MUMBAI (Reuters) - The Reserve Bank of India (RBI) raised interest rates by a higher-than-expected 50 basis points on Tuesday, stepping up its fight against persistently high inflation despite slowing growth in Asia’s third-largest economy.
The RBI increased the repo rate, at which it lends to banks, to 8 percent, exceeding market expectations that it would raise rates by 25 basis points.
The rate increase is its 11th since March 2010, making the RBI one of the most aggressive inflation fighters among central banks.
Still, wholesale price index inflation was 9.44 percent in June, more than double the RBI’s comfort level, and high prices are expected to persist in coming months.
The RBI, whose forecasts for inflation have proven optimistic in recent quarters, increased its outlook for wholesale inflation at the end of the fiscal year in March to 7 percent, from 6 percent earlier.
“Considering the overall growth and inflation scenario, there is a need to persevere with the anti-inflationary stance,” RBI Governor Duvvuri Subbarao wrote in his quarterly policy review.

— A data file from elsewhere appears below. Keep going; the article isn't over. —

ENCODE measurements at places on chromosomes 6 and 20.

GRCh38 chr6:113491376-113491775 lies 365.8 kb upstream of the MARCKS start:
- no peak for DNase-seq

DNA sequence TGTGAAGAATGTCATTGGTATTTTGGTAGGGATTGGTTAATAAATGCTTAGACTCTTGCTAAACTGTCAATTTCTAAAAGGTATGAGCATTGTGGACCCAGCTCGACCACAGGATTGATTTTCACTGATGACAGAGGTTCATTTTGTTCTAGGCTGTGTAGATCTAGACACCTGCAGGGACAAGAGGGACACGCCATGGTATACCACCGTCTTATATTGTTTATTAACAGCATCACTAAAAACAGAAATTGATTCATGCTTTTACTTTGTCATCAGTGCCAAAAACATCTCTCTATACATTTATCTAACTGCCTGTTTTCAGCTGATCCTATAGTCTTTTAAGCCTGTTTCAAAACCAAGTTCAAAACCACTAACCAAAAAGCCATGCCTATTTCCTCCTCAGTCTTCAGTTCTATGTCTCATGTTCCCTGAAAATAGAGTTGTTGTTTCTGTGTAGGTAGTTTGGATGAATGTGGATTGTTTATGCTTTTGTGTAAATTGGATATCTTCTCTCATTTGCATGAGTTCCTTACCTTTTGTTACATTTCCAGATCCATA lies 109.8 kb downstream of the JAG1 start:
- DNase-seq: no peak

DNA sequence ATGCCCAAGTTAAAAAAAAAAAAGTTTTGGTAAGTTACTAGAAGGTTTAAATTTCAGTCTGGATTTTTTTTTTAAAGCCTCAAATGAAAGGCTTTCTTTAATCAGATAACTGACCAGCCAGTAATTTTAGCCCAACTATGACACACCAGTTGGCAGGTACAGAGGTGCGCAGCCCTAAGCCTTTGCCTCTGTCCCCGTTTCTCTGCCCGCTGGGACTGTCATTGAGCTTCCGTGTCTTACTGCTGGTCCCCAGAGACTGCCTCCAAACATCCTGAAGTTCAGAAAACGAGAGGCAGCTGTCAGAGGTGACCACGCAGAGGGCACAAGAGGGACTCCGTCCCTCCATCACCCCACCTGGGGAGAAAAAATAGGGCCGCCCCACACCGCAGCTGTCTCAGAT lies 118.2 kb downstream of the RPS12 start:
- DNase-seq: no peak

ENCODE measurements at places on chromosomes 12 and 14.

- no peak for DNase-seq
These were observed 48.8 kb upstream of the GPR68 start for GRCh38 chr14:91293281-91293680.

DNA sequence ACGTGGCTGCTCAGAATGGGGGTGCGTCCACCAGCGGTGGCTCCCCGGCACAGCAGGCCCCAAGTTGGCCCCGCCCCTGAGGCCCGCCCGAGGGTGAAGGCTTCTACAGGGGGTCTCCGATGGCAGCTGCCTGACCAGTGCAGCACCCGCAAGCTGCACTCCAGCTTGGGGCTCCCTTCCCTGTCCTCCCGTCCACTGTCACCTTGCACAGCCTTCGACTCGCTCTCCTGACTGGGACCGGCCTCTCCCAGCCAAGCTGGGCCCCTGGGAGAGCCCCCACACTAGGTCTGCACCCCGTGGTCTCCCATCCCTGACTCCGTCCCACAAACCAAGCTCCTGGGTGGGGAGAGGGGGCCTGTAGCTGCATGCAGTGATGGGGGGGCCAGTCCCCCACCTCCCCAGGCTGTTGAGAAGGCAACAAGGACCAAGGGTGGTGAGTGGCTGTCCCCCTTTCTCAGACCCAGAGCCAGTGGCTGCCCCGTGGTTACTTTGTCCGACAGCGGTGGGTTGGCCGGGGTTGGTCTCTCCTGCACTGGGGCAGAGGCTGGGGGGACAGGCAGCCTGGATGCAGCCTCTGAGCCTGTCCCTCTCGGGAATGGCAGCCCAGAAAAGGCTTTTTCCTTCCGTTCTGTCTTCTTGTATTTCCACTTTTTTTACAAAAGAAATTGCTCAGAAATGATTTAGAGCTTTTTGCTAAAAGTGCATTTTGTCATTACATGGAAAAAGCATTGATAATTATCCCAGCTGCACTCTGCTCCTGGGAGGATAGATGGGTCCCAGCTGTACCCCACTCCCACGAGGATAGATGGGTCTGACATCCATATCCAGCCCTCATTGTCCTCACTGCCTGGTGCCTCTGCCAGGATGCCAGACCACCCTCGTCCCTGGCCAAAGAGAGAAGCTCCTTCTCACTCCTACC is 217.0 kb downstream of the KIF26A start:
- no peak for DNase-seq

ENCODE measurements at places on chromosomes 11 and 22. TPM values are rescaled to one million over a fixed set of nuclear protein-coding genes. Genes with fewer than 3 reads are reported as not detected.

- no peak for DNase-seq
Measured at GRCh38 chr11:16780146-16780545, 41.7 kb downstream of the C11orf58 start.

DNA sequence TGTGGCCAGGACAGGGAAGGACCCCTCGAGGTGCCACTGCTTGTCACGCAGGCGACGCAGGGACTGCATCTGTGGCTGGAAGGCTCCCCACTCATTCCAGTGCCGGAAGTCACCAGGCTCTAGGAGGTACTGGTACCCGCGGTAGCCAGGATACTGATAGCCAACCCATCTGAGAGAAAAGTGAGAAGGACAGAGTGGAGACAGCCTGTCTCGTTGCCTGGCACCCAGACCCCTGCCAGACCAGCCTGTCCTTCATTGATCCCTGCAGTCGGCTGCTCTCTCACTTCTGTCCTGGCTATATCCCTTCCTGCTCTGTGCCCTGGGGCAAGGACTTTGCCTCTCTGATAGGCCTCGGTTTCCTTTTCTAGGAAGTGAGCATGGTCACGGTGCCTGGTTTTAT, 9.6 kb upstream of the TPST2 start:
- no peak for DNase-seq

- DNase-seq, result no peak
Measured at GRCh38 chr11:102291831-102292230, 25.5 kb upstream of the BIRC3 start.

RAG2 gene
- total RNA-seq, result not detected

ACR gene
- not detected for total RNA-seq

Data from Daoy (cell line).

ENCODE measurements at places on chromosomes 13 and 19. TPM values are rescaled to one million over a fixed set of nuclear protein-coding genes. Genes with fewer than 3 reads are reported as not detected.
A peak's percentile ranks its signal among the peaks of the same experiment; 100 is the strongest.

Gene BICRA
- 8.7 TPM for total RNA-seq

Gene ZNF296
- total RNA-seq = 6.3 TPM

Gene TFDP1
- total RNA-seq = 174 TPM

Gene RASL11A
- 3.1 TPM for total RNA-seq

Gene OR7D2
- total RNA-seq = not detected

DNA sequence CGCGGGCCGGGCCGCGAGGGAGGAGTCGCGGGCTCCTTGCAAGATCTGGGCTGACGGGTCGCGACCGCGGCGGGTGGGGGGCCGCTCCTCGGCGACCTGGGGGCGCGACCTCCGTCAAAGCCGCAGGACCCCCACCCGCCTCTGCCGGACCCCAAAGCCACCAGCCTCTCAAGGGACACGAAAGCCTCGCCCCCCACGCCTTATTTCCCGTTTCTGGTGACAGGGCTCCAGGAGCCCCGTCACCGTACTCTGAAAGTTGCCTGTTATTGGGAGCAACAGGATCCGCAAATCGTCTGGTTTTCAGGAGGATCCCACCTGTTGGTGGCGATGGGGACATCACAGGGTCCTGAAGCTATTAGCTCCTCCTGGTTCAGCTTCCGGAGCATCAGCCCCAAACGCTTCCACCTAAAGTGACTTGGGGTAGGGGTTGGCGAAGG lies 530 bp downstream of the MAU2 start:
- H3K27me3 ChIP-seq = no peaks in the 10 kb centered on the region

The RBI stuck with its forecast for economic growth in the current fiscal year of around 8 percent. While some interest-rate sensitive sectors are showing signs of moderating growth, it said, “there is no evidence of a sharp or broad-based slowdown as yet.”
All 23 analysts in a Reuters poll last week had expected the RBI to raise rates by 25 basis points on Tuesday, although 9 of them expected a pause in the tightening cycle after July amid signs of slowing domestic growth and global uncertainty.
Recent industrial output and manufacturing data was the worst in nine months, while sales of cars have slowed sharply and loan demand is easing, complicating the central bank’s inflation-fighting task.
Subbarao said Tuesday’s policy actions are expected to “maintain the credibility of the commitment of monetary policy to controlling inflation.”
The measures are also expected to “reinforce the point that in the absence of complementary policy responses on both demand and supply sides, stronger monetary policy actions are required,” Subbarao said in his report.
January-March quarter growth was a worse-than-expected 7.8 percent, with economists expecting India to grow at 7.9 percent in the fiscal year that began in April, according to a Reuters poll, less than the 8.5 percent growth in the fiscal year that ended in March.
Reporting by Tony Munroe and Suvashree Dey Choudhury